As discussed above, the federal court structure consists of trial level courts (District Courts), intermediate appellate courts (Courts of Appeals), and ultimately, the United States Supreme Court. District Courts and Courts of Appeals are grouped into twelve geographic circuits (and one topical circuit). If a lawyer loses a trial in a District Court, she may appeal to the Court of Appeals for whichever geographic circuit contains the District Court that tried her case. See Figure 1.5.3 for a list of which circuits contain which districts.

Federal Circuit

Corresponding District Courts by State in which they Reside

First Circuit

ME, NH, MA, RI, Puerto Rico

Second Circuit

NY, VT, CT

Third Circuit

PA, NJ, DE, Virgin Islands

Fourth Circuit

MD, VA, WV, NC, SC

Fifth Circuit

TX, LA, MS

Sixth Circuit

TN, KY, OH, MI

Seventh Circuit

IN, IL, WI

Eighth Circuit

MN, IA, MO, AR, ND, SD, NE

Ninth Circuit

CA, AZ, NV, ID, OR, WA, MT, AK, HI, Guam, Northern Mariana Islands

Tenth Circuit

UT, WY, CO, NM, KS, OK

Eleventh Circuit*

AL*, GA*, FL*

D.C. Circuit

D.C.

The Federal Circuit

certain appeals determined by subject matter

Figure 1.5.3: The Federal Judicial Circuits

* The Eleventh Circuit split from the Fifth Circuit on October 1, 1981. Therefore, Fifth Circuit Court of Appeals decisions prior to that date are binding upon District Courts in the Eleventh Circuit.

If a lawyer were trying a case applying federal law in the District Court for the Eastern District of Kentucky, mandatory precedents would include opinions from the Sixth Circuit Court of Appeals and the United States Supreme Court. Because cases from the Eastern District of Kentucky may only be appealed to the Sixth Circuit Court of Appeals, opinions from other circuits’ Courts of Appeals would merely be persuasive, even though those courts are higher courts. Similarly, if the same lawyer were handling the appeal from the District case in the Sixth Circuit Court of Appeals, only Supreme Court cases would be mandatory, as the Supreme Court is the only court higher than a Court of Appeals in the federal system.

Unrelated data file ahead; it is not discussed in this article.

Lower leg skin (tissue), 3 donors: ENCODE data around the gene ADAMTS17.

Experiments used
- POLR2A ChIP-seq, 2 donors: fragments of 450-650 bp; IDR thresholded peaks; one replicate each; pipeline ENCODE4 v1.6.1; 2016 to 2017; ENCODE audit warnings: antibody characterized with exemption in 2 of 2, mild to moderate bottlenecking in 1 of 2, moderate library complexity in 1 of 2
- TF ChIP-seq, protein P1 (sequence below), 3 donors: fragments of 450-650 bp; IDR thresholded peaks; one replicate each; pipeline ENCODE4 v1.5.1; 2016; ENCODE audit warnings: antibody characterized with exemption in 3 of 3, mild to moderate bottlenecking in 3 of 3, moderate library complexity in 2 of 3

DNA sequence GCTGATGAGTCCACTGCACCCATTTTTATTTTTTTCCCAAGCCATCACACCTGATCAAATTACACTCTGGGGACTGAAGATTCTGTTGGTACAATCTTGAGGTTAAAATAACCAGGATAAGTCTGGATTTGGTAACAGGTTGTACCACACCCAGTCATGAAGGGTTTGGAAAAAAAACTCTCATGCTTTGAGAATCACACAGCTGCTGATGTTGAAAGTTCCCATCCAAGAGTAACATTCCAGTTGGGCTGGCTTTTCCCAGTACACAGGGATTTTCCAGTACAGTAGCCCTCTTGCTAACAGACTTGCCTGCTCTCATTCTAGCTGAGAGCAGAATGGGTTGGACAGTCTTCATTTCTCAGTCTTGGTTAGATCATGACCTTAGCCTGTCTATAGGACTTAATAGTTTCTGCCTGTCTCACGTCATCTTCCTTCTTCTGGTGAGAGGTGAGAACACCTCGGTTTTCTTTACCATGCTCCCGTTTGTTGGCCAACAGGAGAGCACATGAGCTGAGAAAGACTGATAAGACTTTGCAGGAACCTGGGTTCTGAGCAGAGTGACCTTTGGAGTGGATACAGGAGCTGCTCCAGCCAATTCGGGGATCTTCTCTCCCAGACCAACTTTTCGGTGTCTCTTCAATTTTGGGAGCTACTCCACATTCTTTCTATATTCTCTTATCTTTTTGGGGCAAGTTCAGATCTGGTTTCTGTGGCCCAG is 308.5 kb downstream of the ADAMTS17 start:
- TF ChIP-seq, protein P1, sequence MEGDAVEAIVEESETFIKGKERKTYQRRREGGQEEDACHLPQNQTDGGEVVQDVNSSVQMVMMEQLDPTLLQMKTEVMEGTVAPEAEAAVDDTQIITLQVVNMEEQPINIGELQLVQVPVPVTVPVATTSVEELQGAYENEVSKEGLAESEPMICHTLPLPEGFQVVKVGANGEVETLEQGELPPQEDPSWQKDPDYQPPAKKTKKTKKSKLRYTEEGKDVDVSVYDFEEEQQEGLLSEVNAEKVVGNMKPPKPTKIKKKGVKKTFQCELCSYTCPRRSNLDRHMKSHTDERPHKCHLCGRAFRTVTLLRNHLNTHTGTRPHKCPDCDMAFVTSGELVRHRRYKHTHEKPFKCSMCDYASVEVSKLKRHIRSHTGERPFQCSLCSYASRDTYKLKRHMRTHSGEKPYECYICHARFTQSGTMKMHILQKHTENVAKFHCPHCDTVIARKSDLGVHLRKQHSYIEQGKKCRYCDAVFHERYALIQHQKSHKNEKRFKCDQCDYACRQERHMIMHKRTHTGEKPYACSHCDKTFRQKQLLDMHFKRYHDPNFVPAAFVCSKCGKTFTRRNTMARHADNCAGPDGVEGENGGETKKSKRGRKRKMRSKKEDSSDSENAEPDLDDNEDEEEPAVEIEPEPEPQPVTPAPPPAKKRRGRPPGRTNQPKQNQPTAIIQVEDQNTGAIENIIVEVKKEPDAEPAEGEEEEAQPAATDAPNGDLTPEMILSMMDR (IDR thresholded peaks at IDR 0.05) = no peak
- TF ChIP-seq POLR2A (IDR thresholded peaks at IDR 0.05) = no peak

To complicate matters, however, an exception exists if the choice of law and venue do not match, i.e. a case in federal court involves state law, or a case in state court is applying federal law or the law of another state as a choice of law. In this specific case, the court applying a different jurisdiction’s laws will treat opinions from the high court of that jurisdiction as mandatory. This is because each jurisdiction’s high court acts as the final arbiter of its laws under constitutional principles of federalism.